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Frontiers in Nutrition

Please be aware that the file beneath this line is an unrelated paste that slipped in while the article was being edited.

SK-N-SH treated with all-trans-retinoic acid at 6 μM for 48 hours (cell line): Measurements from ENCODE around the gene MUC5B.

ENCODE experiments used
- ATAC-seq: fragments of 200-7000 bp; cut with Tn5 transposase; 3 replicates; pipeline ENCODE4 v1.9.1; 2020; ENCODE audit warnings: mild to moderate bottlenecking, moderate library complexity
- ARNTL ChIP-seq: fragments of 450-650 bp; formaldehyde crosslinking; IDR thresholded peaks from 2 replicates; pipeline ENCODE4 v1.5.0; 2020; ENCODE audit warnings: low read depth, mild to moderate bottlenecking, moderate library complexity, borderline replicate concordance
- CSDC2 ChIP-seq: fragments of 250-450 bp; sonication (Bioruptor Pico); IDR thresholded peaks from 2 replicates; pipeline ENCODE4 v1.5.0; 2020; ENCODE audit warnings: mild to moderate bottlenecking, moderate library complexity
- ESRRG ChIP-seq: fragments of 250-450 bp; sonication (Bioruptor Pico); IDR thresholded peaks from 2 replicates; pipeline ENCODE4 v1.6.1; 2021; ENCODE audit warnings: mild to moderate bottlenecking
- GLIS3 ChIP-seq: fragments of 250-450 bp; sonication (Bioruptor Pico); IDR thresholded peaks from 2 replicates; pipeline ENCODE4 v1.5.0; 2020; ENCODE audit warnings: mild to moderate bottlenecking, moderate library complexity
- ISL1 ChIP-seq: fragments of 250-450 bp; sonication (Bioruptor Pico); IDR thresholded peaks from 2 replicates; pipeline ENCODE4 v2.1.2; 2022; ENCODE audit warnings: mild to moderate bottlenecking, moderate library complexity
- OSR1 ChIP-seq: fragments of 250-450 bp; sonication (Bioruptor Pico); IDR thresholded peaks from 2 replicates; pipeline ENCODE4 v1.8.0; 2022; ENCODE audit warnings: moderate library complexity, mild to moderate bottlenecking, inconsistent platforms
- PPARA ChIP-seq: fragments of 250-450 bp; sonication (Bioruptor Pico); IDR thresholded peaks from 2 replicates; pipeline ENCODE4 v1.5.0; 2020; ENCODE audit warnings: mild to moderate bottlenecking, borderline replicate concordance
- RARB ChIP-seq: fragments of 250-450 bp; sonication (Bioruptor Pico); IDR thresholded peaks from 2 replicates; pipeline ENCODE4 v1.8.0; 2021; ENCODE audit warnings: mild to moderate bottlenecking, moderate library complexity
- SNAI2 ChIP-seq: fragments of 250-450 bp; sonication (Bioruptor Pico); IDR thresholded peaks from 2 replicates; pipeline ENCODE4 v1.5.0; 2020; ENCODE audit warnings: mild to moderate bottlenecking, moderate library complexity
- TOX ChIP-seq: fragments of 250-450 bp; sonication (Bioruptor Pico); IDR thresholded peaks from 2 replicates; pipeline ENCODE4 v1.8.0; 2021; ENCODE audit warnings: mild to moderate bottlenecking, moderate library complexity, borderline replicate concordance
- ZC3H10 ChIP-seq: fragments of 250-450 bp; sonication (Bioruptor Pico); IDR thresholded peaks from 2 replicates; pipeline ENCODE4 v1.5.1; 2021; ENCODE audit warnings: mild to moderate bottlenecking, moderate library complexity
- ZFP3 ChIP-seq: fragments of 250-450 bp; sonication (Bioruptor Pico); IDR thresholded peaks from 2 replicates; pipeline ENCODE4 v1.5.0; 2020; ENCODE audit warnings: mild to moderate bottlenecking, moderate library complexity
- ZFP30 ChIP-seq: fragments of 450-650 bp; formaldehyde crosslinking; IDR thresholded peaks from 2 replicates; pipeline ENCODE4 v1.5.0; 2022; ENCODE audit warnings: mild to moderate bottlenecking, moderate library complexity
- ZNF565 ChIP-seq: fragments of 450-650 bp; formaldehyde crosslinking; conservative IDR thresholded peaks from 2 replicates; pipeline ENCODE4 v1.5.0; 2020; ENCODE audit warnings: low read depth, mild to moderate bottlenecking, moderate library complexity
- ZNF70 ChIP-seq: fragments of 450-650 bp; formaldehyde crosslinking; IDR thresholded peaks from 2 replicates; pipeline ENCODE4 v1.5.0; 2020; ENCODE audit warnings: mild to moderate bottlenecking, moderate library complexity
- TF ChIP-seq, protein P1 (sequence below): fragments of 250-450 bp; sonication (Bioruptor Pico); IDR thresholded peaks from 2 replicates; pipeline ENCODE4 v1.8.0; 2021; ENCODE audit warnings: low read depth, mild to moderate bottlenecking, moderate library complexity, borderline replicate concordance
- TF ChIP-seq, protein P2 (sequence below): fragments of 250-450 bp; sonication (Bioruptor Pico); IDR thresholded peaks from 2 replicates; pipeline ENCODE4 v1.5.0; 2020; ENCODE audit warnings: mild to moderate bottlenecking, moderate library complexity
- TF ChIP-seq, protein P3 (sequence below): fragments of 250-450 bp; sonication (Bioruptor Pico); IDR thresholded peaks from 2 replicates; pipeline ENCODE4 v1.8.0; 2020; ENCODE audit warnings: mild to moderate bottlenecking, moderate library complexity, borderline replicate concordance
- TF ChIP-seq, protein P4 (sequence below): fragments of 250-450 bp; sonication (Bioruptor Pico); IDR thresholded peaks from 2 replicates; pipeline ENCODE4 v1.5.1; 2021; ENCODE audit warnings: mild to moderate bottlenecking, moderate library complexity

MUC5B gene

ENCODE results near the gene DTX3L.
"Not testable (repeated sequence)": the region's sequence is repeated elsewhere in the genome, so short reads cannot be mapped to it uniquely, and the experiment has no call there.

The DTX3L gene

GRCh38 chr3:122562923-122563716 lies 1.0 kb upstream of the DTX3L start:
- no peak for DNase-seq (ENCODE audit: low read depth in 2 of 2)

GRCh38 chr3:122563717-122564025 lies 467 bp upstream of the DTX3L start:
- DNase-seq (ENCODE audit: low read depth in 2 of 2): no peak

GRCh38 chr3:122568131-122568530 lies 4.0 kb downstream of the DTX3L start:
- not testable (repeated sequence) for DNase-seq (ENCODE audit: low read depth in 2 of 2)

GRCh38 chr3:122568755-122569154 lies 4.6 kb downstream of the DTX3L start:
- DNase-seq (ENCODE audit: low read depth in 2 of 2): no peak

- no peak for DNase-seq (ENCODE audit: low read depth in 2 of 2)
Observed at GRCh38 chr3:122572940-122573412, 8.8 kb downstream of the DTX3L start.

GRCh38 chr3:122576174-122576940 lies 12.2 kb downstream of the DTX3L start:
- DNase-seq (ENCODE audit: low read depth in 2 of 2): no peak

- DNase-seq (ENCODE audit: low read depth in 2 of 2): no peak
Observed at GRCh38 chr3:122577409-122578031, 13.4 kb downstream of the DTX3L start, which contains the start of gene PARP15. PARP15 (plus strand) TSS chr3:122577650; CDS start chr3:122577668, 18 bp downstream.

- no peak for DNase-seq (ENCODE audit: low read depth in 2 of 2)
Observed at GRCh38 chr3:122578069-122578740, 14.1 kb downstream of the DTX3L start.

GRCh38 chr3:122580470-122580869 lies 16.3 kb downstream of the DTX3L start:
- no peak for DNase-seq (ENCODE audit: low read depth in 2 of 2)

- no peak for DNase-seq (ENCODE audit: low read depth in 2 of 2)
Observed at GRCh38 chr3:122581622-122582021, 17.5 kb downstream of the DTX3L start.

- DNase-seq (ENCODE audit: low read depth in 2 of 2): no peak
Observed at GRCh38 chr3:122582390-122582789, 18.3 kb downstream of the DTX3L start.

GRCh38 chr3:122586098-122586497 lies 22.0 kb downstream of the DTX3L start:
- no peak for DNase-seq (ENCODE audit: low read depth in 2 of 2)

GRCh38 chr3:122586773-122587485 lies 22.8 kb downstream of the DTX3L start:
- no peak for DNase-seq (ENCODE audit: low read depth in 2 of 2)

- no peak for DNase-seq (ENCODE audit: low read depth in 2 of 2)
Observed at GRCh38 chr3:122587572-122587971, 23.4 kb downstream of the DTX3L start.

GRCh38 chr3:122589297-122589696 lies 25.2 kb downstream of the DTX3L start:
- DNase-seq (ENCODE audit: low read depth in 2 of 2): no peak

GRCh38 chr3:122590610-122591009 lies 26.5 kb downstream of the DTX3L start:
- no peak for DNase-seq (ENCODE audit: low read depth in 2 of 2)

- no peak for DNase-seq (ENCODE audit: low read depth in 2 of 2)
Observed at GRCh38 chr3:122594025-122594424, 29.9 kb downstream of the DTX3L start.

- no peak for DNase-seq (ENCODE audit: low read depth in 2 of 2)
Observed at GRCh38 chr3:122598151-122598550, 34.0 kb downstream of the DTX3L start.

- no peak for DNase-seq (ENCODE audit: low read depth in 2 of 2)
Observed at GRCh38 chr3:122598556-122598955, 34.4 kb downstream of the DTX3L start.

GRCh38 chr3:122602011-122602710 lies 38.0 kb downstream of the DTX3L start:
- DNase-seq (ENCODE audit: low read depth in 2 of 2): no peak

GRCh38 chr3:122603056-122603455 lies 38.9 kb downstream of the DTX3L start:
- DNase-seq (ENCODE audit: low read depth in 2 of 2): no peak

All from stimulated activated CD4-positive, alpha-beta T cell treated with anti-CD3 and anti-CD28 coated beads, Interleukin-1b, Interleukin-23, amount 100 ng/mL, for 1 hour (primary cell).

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Registered Dietitian Nutritionists (RDNs) are clinicians trained in the application of food, nutrition, and dietetics. Vegetarians and vegans have a lower risk of many nutrition-related chronic diseases that are epidemic while vegetarian and vegan diets are associated with reduced environmental impact. Despite this strong diet-disease and diet-environment connection, it is not known if dietetics students are taught the principles of vegetarian and vegan nutrition. The overarching goal of our study was to investigate curricular practices in accredited dietetics training programs in the United States (U.S.) including (1) the prevalence and perceived importance of vegetarian and vegan nutrition instruction and (2) if program directors connect vegetarian and vegan diets to climate change mitigation and resource conservation. Primary data were collected by way of a cross-sectional, Internet-based survey. All Accreditation Council for Education in Nutrition and Dietetics (ACEND) program directors in the U.S. (N = 574) were sent a 37-question survey and invited to participate in the study. Outcome measures included the prevalence of vegetarian and vegan nutrition instruction, quantifying if relationships exist among variables, and the frequency of connecting vegetarian and vegan diets to environmental impact. Descriptive and inferential statistics were utilized. Respondents (n = 205) indicated that over 51% of programs teach vegetarian nutrition while 49% teach vegan nutrition. There were significant differences between program type and the prevalence of vegetarian (p = 0.00005) and vegan (p = 0.00005) nutrition instruction. Over 90% of program directors believe that vegetarian and vegan nutrition should be taught. Over 50% of programs identify the connection between vegetarian and vegan diets in climate change mitigation and resource conservation. Most ACEND program directors believe vegetarian and vegan nutrition should be taught and half connect diet to environmental concern. Nevertheless, there is a discrepancy between beliefs and practice behaviors. These results suggest the need for increased collaboration and the use of novel techniques that better incorporate vegan and vegetarian nutrition throughout dietetics education.